Instead of having windows open all over your desktop, just one window with TotalFinder is all you need. Open as many tabs as you’re comfortable putting into it. TotalFinder allows you to take a file or program from one tab (showing a volume, drive, etc), hover over the tab you want to put it in and just let go of your mouse button. Whatever it was you were moving instantly drops into that tab’s volume. You can also have a dual panel view in the Finder. This is where all your volumes, attached drives, and various other shortcuts normally seen on the left side of the Finder, also appear on the right side. So a quick recap. TotalFinder allows you to have multiple tabs in one window in the Finder, allows easy drag and drop support within that window for moving files and programs, and offers a dual panel view. Very cool.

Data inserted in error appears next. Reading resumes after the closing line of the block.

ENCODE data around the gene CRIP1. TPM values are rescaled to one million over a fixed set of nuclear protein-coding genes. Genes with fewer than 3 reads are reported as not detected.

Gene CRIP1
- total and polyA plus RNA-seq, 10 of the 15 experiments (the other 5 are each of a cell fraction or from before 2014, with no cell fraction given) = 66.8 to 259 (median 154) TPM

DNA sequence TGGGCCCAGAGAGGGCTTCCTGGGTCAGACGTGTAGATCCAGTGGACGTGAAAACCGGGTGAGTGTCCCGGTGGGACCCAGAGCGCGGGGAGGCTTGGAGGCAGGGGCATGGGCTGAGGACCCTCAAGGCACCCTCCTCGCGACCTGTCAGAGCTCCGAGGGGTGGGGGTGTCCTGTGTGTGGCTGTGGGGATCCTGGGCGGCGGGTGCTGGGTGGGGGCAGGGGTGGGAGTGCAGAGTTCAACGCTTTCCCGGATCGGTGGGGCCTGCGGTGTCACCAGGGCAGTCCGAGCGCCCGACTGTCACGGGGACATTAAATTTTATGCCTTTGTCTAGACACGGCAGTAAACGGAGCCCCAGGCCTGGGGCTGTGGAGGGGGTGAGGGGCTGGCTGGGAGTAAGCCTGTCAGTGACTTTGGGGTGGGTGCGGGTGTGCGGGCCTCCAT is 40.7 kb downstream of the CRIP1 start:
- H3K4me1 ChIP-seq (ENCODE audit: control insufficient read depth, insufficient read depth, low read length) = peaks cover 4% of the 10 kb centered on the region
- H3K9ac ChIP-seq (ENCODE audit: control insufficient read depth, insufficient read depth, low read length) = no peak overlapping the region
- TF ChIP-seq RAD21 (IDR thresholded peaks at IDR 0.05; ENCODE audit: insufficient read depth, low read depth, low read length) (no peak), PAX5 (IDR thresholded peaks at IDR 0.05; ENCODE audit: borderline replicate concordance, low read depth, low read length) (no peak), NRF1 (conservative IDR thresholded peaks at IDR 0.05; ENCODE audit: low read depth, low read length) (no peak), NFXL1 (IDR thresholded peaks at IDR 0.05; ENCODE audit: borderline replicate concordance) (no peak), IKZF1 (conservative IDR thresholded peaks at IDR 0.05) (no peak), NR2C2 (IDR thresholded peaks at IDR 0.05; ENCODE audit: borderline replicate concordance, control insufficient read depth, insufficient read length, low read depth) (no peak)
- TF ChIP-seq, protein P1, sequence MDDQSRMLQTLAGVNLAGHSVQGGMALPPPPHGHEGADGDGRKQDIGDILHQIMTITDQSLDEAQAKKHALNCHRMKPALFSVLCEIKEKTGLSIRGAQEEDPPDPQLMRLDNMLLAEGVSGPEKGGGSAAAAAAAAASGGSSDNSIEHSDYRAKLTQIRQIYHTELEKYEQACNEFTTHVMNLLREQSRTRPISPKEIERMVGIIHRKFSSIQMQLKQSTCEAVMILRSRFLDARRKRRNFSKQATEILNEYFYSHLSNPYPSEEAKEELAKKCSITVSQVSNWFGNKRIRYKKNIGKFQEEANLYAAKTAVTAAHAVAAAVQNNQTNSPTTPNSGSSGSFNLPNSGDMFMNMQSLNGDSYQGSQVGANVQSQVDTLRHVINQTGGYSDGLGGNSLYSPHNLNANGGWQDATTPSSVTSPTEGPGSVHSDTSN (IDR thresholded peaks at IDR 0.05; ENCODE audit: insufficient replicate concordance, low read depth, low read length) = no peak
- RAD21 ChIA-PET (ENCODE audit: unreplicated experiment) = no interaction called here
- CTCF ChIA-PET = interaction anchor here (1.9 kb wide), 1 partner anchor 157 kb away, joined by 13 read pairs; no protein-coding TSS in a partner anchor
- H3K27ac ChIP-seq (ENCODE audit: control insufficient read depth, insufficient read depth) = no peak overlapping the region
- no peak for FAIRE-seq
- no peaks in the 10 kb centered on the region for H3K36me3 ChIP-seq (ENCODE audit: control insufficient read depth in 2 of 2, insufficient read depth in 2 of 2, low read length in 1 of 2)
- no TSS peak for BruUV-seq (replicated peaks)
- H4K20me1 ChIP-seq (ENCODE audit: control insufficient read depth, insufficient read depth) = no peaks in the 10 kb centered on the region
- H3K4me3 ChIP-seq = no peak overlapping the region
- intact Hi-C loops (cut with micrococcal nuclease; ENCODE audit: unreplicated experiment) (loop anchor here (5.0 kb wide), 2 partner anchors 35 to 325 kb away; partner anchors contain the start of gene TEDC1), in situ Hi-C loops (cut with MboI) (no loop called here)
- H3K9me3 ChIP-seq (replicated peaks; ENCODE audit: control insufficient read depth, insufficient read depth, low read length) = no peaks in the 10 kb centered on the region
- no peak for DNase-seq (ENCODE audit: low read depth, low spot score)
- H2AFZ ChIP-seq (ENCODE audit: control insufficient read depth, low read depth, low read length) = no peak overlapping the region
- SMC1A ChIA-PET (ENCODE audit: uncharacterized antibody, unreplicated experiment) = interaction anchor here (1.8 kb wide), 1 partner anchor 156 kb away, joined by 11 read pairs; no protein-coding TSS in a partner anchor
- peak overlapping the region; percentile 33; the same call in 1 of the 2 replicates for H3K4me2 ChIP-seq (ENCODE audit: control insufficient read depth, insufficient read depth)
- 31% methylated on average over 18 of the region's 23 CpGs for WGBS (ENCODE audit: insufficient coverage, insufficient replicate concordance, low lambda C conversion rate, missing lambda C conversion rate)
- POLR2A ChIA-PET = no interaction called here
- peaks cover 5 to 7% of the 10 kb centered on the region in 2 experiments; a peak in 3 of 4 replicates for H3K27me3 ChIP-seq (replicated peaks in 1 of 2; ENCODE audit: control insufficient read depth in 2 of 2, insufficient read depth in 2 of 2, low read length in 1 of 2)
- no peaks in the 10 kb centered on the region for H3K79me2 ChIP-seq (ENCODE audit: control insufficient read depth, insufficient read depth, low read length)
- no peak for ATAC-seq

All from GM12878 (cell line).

Installing TotalFinder is very easy. Download the program at BinaryAge’s website, open the .dmg file, and drop the program into the Applications folder. An uninstaller is included if you want to remove it later along with all its associated support files. Double-click the TotalFinder application and watch a somewhat scary process take place. Any and all Finder windows will start blinking and condensing into a single window. It’s more than a little disconcerting the first time you watch the process. If you want to stop the process and go back to your normal Finder, you’ll need to go into a Terminal window and type “killall Finder”. This will restore the Finder to its original boring self. If you want to have TotalFinder start up at…well…start up, go into your System Preferences, click the “Accounts” icon and have it open at your normal booting process by adding it to your Login items.